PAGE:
Saturday, 16 January 2016

Eclipse Part 2 - Host Debugging with the Runtime Environment

Using the Eclipse Run Time Environment

As a followup to my post about compiling on Eclipse I had a quick look at how to use the Eclipse runtime environment. This his handy for debugging host code running on the ARM chip.

I am currently using the 2015.1 Ubuntu version running on a Parallella server. The OpenCL version is 1.6.2. If you want some source code to practice on, use the mandelbrot example from the first Eclipse post.


For this post I'm assuming that you have a program in Eclipse that has successfully compiled. The steps in the first Eclipse post are still correct for the 2015.1 version of Ubuntu.

I'm still using the JIT compiler because I have not yet figured out a way of using two different compilers in Eclipse. Code::Blocks lets you create different compile targets using different compilers and then combine the results at link time. If there are any gurus out there who know how to do this using Eclipse then please let me know.

Setting Up

The most important thing you need to do before you can run a program is to set up your environment. Eclipse has a runtime environment but it does not pick up critical bits that you need to use the JIT compiler and run your OpenCL application.

Here is what you need to do with a few other bits thrown in:

Choose Properties from the Project menu giving you this dialog:

Click the "Run/Debug Setting" entry on the list and you will see a default Launch configuration. Click Edit to show:

This dialog controls what and how your application is launched from within Eclipse.

The Name: defaults to you project name but in this box it refers to a specific launch configuration. You can have as many as you like to test out different combinations of settings.

I usually leave the other fields as they are because I'm using it to debug and that's what you get as a default. I might disable auto build if it gets annoying.

To get the program running you need the Environment tab.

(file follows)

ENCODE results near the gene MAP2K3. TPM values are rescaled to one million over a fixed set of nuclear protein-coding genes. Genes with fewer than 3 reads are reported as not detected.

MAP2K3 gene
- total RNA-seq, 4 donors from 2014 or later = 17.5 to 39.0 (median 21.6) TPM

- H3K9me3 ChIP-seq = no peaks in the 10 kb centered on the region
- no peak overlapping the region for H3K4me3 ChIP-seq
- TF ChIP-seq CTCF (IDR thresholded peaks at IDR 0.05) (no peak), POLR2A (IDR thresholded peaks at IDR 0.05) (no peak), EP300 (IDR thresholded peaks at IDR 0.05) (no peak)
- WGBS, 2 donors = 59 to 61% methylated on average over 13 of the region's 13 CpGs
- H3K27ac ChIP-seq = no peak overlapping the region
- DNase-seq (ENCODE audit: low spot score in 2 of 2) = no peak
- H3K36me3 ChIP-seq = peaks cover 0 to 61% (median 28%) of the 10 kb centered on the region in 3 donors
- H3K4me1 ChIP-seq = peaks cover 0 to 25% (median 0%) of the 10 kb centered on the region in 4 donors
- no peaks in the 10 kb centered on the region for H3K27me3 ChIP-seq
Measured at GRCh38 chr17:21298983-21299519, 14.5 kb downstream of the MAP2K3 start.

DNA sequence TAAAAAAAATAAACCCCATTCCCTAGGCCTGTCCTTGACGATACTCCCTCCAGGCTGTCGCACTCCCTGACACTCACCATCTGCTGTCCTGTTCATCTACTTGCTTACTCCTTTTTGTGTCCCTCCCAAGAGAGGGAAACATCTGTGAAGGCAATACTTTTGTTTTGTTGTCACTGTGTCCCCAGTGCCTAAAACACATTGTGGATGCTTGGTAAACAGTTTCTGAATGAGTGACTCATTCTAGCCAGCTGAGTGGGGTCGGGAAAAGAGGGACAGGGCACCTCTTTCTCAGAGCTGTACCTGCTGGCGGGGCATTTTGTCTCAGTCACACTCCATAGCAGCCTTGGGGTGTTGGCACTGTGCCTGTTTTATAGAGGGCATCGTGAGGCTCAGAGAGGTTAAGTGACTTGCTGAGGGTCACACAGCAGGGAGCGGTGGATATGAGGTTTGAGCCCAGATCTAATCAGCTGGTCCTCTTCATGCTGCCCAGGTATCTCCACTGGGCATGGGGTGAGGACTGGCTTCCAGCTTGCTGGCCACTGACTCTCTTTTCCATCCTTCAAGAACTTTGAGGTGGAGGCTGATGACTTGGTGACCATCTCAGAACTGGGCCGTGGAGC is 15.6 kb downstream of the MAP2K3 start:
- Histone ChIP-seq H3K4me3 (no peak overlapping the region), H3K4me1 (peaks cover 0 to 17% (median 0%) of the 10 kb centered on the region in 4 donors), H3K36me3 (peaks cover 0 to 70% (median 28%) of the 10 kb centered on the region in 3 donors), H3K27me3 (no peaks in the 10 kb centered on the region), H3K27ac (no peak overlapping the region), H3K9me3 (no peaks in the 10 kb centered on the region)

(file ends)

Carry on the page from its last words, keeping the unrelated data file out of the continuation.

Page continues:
This is where you set your environment variables. The minimum you will need are LD_LIBRARY_PATH and PATH. 

To add a new variable click the New... button. 

LD_LIBRARY_PATH you can copy from your environment and paste into the New... box as is. 

Do the same with PATH but add :/bin to the end of it. Oddly this is not on your path and is not in Eclipse either and without it, basic stuff like the cp command (needed by the JIT compiler) will not work.

If your program needs any other environment variables include them here also (except PWD - see below).

While we are here, have a look at the Arguments tab:

If your program uses command line arguments type them in the box exactly as you would on the command line. They will appear in argv as per normal.

If you want to change the working directory, un-click the Use Default box and type the directory you want in the text box. This stands in for the PWD variable. Note that Eclipse will not know what $HOME is unless you have included it as an environment variable in the Environment tab.


Now that you have set the environment you can run your program from the tool bar:

The green Play icon has a small downwards pointing arrow next to it. Your run time configurations will appear on the on the top of the list. Click the one you want to use or just press the icon if you only have one.

This will run your program using the console sub-window for text output.


Notice the little insect on the tool bar next to the play button. This launches a debug session which uses the same configurations that you defined previously except it takes notice of break points. Set break points using the Run menu:

Press the creepy-crawly button to launch the debug session. This will pop up a perspective switch warning:

Just press "Remember my decision" and Yes never to be annoyed by this again.

Then you will see the full glory of the debug window:

There is more here then this short tutorial can cover and I cannot say that I'm in any way an expert. Underlying the fancy windows is gdb which I find annoying and so I know the minimum I need to know to figure out what is going wrong.

The usual navigation buttons are next to the Resume button and the in-scope variables are in the top right window. For some reason, variables are often "optimized out" which is frustrating.


I still have not made any progress with kernel debugging on the Epiphany. If I do, I'll let you know.

For now, have fun and write brilliant code.